Various objects, advantages and novel features of the invention will be set forth in part in the description which follows, and in part will become apparent to those skilled in the art upon examination of the following or may be learned by practice of the invention. The objects and advantages of the invention may be realized and attained by means of the instrumentalities and combinations particularly pointed out in the appended claims.

SUMMARY OF THE INVENTION

The present invention is a direct methanol fuel cell (DMFC) having a methanol fuel supply, oxidant supply, and a membrane electrode assembly (MEA) formed of an anode electrode and a cathode electrode with a solid polymer electrolyte membrane therebetween, a methanol oxidation catalyst adjacent the anode electrode and the membrane, an oxidant reduction catalyst adjacent the cathode electrode and the membrane, wherein the improvement comprises an oxidant reduction catalyst layer of Pt3Cr/C so that oxidation at the cathode of methanol that crosses from the anode through the membrane to the cathode is reduced with a concomitant increase of net electrical potential at the cathode electrode.

In one embodiment, the PtCr/C catalyst is supplied at a loading less than 1 mg cm−2 and the cathode catalyst layer includes a perflourinated ion exchange polymer in a volume percent between 35% and 55%.

BRIEF DESCRIPTION OF THE DRAWINGS

The accompanying drawings, which are incorporated in and form a part of the specification, illustrate embodiments of the present invention and, together with the description, serve to explain the principles of the invention. In the drawings:

FIG. 1 pictorially depicts the component parts of a fuel cell having functions described herein.

FIG. 2 graphically depicts CO stripping voltammograms for Pt3Cr/C and Pt/C catalysts to illustrate the low catalytic activity of Pt3Cr/C for methanol oxidation relative to Pt/C.

FIG. 3 graphically depicts polarization plots representing electro-oxidation of crossover methanol at Pt3Cr/C and Pt/C electrodes to further demonstrate the relatively low catalytic activity of Pt3Cr/C for methanol oxidation.

FIG. 4 graphically compares the performance of two DMFCs, one with a Pt3Cr/C cathode and the other with a Pt/C cathode.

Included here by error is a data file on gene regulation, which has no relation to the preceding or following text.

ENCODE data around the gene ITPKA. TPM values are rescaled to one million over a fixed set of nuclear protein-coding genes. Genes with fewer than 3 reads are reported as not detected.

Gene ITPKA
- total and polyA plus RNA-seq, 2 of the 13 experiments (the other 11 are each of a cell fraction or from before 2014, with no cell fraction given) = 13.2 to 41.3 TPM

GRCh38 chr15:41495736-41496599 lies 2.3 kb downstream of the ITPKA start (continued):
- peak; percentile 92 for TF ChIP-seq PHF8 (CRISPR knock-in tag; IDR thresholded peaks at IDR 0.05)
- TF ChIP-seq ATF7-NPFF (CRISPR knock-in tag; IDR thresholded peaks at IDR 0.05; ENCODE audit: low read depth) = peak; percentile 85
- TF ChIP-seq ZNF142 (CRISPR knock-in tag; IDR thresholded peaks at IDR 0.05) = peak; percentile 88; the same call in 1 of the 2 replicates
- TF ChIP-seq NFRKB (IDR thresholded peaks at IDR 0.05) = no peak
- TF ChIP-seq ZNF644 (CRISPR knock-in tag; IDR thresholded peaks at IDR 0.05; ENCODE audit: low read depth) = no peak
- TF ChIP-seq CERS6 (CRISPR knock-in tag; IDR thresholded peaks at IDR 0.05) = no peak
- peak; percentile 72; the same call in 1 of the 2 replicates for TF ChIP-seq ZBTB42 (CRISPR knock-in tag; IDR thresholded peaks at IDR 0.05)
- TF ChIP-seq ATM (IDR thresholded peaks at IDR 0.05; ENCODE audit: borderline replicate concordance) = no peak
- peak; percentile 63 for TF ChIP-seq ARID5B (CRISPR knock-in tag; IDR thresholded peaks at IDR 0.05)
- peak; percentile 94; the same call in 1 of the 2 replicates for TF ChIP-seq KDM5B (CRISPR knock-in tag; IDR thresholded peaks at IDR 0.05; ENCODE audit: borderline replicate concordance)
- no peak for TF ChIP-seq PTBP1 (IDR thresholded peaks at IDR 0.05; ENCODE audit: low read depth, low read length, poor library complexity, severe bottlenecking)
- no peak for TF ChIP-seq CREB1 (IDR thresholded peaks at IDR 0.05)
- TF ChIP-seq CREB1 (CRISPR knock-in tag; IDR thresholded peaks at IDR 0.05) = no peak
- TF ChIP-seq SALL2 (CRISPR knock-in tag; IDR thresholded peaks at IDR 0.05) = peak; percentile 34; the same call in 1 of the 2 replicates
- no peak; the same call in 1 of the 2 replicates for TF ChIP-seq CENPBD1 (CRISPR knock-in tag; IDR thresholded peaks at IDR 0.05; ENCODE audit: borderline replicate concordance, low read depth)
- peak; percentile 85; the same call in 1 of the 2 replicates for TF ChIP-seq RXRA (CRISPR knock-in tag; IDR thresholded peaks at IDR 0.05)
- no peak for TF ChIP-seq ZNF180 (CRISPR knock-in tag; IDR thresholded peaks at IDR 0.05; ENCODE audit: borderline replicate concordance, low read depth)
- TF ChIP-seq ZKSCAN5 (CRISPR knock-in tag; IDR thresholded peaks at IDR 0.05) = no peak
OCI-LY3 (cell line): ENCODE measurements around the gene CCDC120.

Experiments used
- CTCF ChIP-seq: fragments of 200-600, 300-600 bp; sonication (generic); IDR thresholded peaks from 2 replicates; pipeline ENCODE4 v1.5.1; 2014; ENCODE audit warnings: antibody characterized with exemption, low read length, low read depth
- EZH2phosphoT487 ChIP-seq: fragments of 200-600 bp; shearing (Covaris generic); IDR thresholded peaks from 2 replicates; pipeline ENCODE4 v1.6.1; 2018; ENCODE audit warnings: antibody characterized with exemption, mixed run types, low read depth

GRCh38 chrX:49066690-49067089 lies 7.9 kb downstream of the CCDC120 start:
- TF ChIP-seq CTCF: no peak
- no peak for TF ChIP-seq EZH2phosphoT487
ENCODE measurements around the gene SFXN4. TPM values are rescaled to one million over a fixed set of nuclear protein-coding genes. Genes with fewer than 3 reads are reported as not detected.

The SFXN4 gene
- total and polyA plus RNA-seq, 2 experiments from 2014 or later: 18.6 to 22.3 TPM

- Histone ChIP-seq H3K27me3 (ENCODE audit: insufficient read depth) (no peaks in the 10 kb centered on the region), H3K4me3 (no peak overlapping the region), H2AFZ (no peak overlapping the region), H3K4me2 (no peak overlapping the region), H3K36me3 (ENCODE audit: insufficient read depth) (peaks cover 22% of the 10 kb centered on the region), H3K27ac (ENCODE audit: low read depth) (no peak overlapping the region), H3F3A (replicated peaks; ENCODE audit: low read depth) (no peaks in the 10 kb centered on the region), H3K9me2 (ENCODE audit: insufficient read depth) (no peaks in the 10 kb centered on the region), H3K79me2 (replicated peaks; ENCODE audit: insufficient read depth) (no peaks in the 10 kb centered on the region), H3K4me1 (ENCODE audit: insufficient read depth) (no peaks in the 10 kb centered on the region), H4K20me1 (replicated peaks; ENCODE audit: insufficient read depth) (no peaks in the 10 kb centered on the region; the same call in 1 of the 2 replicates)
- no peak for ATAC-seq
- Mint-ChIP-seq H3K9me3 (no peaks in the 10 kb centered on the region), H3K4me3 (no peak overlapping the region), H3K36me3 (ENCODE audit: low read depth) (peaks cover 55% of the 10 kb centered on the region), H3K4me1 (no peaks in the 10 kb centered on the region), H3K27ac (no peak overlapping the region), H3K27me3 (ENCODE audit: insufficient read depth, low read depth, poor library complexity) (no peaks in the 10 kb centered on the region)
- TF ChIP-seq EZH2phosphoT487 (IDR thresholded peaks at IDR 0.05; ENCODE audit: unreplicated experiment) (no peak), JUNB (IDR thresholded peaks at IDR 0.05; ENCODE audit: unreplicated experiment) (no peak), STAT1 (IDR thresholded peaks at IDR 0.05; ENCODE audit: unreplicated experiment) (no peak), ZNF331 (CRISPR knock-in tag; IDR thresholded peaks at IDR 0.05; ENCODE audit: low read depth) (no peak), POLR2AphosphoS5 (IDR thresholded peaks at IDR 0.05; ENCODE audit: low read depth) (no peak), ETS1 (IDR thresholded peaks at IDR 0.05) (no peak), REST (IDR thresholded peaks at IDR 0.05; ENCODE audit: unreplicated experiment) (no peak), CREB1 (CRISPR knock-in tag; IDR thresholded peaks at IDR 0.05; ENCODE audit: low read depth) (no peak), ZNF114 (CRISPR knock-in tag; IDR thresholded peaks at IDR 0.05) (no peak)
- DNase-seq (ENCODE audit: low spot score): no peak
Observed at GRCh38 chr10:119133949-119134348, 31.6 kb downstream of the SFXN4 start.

FIG. 5 graphically compares the performance of three (3) DMFCs with MEAs using Pt3Cr/C with one MEA using Pt/C to illustrate performance improvement consistency.

FIG. 6 graphically compares the performance effect of Nafion content in the catalyst layer for Pt3Cr/C and for Pt/C.

DETAILED DESCRIPTION

In accordance with the present invention, a cathode catalyst of carbon supported Pt3Cr (Pt3Cr/C) provides reduced catalytic activity for methanol reaction at a DMFC cathode while maintaining or increasing catalytic activity for the oxygen reduction reaction at the cathode. The net potential at the cathode from the methanol oxidation and oxygen reduction is increased over the net potential obtained from a conventional carbon supported Pt (Pt/C) cathode catalyst.

A suitable DMFC has the functional fuel cell structure shown in FIG. 1. It will be appreciated that each structural element shown in FIG. 1 can be implemented in a variety of structures known to those skill in the art, except was specifically described herein to incorporate the Pt3Cr/C cathode catalyst.

As shown below, we have demonstrated that improved DMFC performance is obtained with a Pt3Cr/C cathode catalyst compared to a Pt/C cathode catalyst. In these comparative experiments, the Pt3Cr/C catalyst was about 44 wt % Pt3Cr and the Pt/C catalyst was about 40 wt % Pt. The anode catalyst was a PtRu black or PtRu/C (45 wt %). The anode and cathode catalysts were dispersed in appropriate amounts in water, with an added perflourinated ion exchange polymer for ionic conduction adjacent the catalysts (e.g., 5% Nafion® solution (1100 EW, Solution Technology, Inc., USA). Exemplary cathode ink compositions were 65 wt % Pt/C and 35 wt % Nafion and 66 wt % Pt3Cr/C and 34 wt % Nafion; anode ink compositions were 85 wt % PtRu and 15 wt % Nation or 70 wt % PtRu/C and 30 wt % Nafion. MEAs were prepared by painting the catalytic inks on membranes of Nation 117®. The desired catalyst loadings are less than about 1.0 mg cm−2 so the cathode catalyst inks were applied to obtain an experimental loading of about 0.6 mg cm−1. In all cases the geometric active area of the MEA was 5 cm2.

TABLE 1
Preferred composition of catalyst layers
Catalyst Catalyst (wt %) Nafion ® (wt %)
PtRu black 85 15
PtRu/C 70 30
Pt/C 65 35